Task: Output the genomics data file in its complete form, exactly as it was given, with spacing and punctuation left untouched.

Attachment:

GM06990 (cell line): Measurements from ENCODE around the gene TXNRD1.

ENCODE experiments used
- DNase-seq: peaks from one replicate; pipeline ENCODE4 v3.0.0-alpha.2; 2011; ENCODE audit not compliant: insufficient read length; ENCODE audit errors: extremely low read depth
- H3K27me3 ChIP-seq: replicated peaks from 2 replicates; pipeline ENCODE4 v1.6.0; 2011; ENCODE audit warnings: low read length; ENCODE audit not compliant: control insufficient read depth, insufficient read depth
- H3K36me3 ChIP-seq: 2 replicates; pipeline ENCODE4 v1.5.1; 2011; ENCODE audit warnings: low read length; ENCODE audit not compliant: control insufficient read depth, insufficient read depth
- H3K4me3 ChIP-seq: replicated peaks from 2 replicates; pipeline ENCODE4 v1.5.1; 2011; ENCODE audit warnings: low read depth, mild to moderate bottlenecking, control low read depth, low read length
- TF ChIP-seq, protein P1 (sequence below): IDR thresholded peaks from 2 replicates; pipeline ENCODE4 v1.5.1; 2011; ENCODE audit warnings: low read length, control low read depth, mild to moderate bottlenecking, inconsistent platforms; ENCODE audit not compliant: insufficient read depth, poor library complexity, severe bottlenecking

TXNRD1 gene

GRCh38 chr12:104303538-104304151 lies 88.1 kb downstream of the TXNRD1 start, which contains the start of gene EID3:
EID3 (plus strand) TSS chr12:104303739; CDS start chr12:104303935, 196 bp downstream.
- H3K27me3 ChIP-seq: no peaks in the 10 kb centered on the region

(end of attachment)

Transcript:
GM06990 (cell line): Measurements from ENCODE around the gene TXNRD1.

ENCODE experiments used
- DNase-seq: peaks from one replicate; pipeline ENCODE4 v3.0.0-alpha.2; 2011; ENCODE audit not compliant: insufficient read length; ENCODE audit errors: extremely low read depth
- H3K27me3 ChIP-seq: replicated peaks from 2 replicates; pipeline ENCODE4 v1.6.0; 2011; ENCODE audit warnings: low read length; ENCODE audit not compliant: control insufficient read depth, insufficient read depth
- H3K36me3 ChIP-seq: 2 replicates; pipeline ENCODE4 v1.5.1; 2011; ENCODE audit warnings: low read length; ENCODE audit not compliant: control insufficient read depth, insufficient read depth
- H3K4me3 ChIP-seq: replicated peaks from 2 replicates; pipeline ENCODE4 v1.5.1; 2011; ENCODE audit warnings: low read depth, mild to moderate bottlenecking, control low read depth, low read length
- TF ChIP-seq, protein P1 (sequence below): IDR thresholded peaks from 2 replicates; pipeline ENCODE4 v1.5.1; 2011; ENCODE audit warnings: low read length, control low read depth, mild to moderate bottlenecking, inconsistent platforms; ENCODE audit not compliant: insufficient read depth, poor library complexity, severe bottlenecking

TXNRD1 gene

GRCh38 chr12:104303538-104304151 lies 88.1 kb downstream of the TXNRD1 start, which contains the start of gene EID3:
EID3 (plus strand) TSS chr12:104303739; CDS start chr12:104303935, 196 bp downstream.
- H3K27me3 ChIP-seq: no peaks in the 10 kb centered on the region